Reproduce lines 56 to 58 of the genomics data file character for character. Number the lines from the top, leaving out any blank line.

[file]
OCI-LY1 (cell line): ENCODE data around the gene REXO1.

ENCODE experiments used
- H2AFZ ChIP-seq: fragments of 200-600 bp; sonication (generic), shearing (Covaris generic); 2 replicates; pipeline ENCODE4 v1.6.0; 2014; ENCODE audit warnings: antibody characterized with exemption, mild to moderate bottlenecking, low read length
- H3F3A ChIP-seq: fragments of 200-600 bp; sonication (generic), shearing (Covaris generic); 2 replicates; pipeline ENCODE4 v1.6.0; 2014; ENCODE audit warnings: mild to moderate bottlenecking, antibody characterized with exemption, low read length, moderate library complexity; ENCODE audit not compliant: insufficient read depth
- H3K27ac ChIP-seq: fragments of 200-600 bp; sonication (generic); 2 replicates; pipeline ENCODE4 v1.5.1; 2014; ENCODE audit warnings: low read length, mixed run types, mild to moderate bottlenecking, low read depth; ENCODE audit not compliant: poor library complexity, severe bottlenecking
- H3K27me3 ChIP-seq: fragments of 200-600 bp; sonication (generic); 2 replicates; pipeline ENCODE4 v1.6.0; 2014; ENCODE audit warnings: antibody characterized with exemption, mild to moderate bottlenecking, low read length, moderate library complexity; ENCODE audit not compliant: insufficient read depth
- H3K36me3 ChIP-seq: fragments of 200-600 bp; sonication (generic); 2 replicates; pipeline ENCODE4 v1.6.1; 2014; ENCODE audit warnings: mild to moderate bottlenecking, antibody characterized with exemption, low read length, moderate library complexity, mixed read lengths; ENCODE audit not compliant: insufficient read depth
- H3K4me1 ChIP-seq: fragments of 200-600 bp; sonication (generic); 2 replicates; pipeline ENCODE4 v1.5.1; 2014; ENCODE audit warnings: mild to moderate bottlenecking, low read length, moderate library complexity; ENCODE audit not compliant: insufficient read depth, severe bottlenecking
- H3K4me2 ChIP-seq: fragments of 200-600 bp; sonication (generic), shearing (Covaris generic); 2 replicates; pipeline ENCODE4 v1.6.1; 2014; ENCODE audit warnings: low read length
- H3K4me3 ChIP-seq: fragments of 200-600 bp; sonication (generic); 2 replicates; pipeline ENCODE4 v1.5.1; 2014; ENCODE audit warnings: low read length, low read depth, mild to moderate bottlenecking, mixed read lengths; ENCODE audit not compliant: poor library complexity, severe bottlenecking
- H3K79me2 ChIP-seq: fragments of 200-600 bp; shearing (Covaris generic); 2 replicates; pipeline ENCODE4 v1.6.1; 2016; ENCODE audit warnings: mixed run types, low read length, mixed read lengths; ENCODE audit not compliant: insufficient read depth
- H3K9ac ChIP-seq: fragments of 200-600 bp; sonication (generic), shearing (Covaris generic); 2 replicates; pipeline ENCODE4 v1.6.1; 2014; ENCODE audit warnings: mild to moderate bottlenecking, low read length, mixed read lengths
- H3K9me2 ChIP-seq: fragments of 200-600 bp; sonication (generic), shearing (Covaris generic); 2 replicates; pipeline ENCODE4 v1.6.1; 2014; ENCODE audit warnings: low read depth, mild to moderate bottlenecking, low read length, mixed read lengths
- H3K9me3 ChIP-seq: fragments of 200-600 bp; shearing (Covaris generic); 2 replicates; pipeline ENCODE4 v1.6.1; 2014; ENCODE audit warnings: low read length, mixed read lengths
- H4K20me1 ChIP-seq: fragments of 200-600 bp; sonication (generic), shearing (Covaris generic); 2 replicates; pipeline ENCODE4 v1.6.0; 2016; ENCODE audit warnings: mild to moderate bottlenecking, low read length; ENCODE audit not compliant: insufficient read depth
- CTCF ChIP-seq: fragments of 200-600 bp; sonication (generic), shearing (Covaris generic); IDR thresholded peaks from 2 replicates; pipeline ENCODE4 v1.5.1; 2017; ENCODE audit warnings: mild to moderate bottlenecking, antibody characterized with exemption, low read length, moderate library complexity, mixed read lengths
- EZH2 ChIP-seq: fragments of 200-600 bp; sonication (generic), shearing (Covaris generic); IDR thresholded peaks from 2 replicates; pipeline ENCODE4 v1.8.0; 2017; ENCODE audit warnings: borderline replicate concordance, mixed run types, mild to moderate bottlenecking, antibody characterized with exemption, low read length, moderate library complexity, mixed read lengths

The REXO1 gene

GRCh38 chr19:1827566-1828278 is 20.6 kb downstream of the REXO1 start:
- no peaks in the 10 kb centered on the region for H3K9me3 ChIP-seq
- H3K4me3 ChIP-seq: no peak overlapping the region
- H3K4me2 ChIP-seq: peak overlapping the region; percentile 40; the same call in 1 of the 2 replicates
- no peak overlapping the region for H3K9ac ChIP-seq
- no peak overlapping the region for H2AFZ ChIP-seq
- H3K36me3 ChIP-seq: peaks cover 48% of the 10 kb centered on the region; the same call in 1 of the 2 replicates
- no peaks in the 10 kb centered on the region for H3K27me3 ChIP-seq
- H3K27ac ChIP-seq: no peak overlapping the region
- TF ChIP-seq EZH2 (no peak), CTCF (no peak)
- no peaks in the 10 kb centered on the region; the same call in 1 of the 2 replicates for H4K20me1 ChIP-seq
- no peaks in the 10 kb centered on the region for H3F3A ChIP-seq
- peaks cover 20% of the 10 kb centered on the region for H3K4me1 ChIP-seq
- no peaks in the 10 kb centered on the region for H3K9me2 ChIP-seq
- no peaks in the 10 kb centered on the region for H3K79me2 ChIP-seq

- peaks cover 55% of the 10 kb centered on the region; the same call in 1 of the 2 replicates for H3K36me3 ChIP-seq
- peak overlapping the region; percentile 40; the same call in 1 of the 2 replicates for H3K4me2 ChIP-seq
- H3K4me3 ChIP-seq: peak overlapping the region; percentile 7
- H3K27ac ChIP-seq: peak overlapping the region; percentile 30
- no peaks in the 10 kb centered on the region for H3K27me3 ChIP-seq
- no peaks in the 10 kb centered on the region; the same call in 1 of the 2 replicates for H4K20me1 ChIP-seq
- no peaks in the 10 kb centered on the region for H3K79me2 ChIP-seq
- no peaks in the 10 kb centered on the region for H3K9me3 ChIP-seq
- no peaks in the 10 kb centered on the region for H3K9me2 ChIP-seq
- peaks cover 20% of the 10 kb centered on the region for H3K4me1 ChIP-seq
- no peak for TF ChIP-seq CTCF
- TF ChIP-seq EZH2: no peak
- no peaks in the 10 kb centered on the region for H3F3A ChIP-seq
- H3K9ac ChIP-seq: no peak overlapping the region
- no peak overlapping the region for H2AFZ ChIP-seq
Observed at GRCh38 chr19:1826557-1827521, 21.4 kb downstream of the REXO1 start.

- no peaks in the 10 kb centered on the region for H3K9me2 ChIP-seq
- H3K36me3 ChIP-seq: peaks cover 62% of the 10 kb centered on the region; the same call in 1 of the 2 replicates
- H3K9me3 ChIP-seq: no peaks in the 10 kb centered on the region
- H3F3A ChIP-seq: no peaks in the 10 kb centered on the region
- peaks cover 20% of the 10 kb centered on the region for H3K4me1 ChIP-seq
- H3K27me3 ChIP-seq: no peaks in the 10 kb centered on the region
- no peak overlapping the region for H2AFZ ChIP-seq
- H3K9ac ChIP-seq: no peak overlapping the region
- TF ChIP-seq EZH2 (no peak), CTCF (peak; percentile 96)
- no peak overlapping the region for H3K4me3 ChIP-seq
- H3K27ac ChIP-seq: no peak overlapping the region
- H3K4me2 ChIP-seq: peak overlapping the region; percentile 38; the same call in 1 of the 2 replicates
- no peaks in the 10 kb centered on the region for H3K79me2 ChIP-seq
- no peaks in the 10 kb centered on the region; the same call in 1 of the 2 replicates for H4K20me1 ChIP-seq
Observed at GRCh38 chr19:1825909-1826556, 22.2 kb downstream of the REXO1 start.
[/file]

- no peak overlapping the region for H2AFZ ChIP-seq
- H3K9ac ChIP-seq: no peak overlapping the region
- TF ChIP-seq EZH2 (no peak), CTCF (peak; percentile 96)